NEW YORK/GENEVA (21 October 2014) - States must do more to tackle corruption as part of efforts to prevent and eliminate torture and ill-treatment, a key UN torture prevention body says.
“There is a clear connection between torture, ill-treatment and corrupt practices. Effective torture prevention must tackle corrupt practices too,” said Malcolm Evans, Chairperson of the Subcommittee on the Prevention of Torture.
Mr Evans was speaking as he prevented the SPT’s annual report to the General Assembly’s Third Committee in New York on Tuesday. The SPT has a mandate to visit places of detention in States that have ratified the Optional Protocol to the Convention against Torture (OPCAT).
The SPT’s report notes that in States with higher levels of corruption, there may be less likelihood of torture and ill-treatment being either discovered or prosecuted.
“The incidents of torture and ill-treatment around the world are not diminishing and the need for effective prevention is as great as it ever has been,” Mr Evans said. But, he added, preventive work appeared to be getting more challenging from a practical perspective.
“States have very clear Convention commitments, yet we have experienced increasing delays in being provided with the information and facilities which are necessary to undertake visits efficiently and, for the first time, we found it necessary to suspend one of our full visits, to Azerbaijan, due to repeated problems in securing immediate and unimpeded access to places of detention,” he said.
Mr Evans welcomed the increase in the number of States ratifying the Optional Protocol, which currently totals 74. However, he highlighted that due to lack of resources in the UN Human Rights Office, which supports the SPT’s work, they were only able to conduct three full visits during 2013, and schedule three this year.
“Frankly, this number of visits is far too few to enable the SPT to properly fulfil its mandate. At this pace, States will receive a full regular visit only once in 25 years,” he said. The lack of follow-up visits also made it difficult to establish to what degree the SPT’s recommendations and those of independent national monitoring bodies, known as National Preventive Mechanisms (NPMs), were being implemented.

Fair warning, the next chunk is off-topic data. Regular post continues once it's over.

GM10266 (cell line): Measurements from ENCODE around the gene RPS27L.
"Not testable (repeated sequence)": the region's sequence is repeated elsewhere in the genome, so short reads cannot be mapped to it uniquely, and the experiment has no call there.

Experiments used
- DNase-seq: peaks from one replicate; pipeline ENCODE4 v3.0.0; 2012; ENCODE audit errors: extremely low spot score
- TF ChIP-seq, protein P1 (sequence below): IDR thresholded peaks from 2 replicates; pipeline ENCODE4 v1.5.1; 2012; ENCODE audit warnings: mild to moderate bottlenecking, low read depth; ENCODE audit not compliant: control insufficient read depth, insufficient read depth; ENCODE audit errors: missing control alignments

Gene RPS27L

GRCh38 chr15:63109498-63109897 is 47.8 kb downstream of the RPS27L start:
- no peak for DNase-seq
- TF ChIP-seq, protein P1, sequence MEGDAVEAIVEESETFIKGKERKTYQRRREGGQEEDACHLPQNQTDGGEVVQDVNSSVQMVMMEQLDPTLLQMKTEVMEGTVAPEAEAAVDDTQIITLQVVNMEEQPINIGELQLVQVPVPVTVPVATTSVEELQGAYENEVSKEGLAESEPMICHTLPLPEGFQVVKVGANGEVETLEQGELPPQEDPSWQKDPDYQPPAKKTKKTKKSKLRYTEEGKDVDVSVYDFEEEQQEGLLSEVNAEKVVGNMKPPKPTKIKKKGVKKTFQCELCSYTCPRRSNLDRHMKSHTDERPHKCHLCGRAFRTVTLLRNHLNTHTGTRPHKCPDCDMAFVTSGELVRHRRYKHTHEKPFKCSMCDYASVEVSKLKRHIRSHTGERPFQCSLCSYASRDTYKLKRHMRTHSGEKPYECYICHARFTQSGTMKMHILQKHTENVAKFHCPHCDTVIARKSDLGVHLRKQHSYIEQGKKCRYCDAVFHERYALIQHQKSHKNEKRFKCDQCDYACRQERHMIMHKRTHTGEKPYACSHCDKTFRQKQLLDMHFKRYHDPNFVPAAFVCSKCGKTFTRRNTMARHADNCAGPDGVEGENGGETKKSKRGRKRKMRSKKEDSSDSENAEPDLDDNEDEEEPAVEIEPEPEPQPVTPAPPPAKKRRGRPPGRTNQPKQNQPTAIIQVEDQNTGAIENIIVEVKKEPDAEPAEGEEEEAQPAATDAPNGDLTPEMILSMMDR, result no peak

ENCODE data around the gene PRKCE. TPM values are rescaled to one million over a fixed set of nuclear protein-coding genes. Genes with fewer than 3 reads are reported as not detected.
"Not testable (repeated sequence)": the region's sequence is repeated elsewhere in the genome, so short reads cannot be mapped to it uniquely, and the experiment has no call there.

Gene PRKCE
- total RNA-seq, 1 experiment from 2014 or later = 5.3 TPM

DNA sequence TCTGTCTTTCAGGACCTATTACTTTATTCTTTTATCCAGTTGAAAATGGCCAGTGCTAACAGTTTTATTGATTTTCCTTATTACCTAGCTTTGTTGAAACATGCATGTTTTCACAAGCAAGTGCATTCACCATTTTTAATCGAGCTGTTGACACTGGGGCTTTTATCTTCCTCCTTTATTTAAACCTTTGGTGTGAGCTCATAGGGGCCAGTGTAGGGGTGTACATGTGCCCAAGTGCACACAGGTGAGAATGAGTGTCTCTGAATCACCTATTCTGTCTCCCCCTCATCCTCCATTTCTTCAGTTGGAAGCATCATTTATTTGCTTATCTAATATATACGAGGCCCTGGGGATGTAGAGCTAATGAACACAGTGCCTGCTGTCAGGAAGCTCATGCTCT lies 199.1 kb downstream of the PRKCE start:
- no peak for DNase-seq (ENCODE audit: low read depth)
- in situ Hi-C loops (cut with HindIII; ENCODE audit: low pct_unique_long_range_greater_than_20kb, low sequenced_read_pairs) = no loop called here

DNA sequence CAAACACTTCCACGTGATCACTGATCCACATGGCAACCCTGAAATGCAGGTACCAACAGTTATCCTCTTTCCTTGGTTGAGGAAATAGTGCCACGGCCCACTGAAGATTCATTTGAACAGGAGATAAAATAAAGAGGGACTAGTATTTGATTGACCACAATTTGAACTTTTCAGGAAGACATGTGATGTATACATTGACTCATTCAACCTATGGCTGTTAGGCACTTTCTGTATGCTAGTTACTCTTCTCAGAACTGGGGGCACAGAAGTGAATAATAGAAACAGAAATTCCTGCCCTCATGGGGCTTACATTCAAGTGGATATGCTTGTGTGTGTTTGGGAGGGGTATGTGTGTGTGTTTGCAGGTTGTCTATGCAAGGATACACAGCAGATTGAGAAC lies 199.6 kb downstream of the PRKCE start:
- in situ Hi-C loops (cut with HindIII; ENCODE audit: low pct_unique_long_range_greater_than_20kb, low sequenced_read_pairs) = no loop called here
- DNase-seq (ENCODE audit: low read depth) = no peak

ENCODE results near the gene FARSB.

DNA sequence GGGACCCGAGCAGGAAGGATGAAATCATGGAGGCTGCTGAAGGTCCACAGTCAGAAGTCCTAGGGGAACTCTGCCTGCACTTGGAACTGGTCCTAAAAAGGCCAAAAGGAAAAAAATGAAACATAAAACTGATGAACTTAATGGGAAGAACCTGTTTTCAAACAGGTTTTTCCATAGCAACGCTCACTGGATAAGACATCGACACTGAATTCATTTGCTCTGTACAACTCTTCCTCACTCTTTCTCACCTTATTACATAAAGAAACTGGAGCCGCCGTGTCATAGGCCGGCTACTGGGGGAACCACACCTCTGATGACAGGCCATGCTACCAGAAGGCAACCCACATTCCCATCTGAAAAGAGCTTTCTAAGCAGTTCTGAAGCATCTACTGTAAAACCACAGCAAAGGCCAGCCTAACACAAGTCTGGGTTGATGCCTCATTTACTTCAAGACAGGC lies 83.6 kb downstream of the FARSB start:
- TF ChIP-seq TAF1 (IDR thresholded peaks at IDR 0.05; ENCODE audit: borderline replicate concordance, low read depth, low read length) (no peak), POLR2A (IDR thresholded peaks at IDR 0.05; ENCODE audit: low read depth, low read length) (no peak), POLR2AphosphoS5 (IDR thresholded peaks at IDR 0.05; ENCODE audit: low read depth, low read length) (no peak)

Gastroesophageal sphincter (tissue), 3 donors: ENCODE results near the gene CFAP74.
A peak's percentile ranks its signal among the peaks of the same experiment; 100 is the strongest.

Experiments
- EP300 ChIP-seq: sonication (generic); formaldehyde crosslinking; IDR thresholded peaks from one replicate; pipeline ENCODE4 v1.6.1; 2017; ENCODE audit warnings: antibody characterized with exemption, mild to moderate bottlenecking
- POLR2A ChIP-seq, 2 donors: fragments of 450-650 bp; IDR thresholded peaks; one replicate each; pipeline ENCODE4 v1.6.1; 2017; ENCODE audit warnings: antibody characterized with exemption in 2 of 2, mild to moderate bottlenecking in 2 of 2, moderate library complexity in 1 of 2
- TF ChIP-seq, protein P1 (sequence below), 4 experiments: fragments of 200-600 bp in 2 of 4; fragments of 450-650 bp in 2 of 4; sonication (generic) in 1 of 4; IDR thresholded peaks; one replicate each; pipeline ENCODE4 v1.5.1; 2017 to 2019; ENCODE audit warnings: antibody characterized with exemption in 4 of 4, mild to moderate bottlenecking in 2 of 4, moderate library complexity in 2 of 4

Despite these challenges, the SPT Chairperson welcomed the newly launched Convention against Torture Initiative (CTI), spearheaded by Chile, Denmark, Ghana, Indonesia and Morocco, and supported by many other States and expressed the hope that it would spur countries to ratify the Optional Protocol.
“The Optional Protocol is not just a source of abstract legal obligations. It establishes a set of practical tools, in the form of the independent national preventive mechanisms which work with the SPT and with the States Parties in a collaborative fashion based on a shared commitment to take effective measures to make torture and ill-treatment less likely, if not inexistent.”
The SPT’s role is to prevent and eliminate torture and cruel, inhuman or degrading treatment and punishment of detainees. It has a mandate to visit all States that are parties to OPCAT and to make recommendations to the authorities to provide for effective safeguards against torture and ill-treatment of persons deprived of their liberty.
At the end of a country mission, the SPT communicates its recommendations and observations to the State by means of a confidential report, and if necessary to NPMs. States parties are encouraged to request that the SPT makes these reports public.
A State party must create a National Preventive Mechanism (NPM), a body to monitor places of detention by organising regular visits, a year after ratifying the Optional Protocol.
Find out more about the Optional Protocol: http://www.ohchr.org/EN/ProfessionalInterest/Pages/OPCAT.aspx
For more information about the Subcommittee on Prevention of Torture: http://www.ohchr.org/EN/HRBodies/OPCAT/Pages/OPCATIndex.aspx
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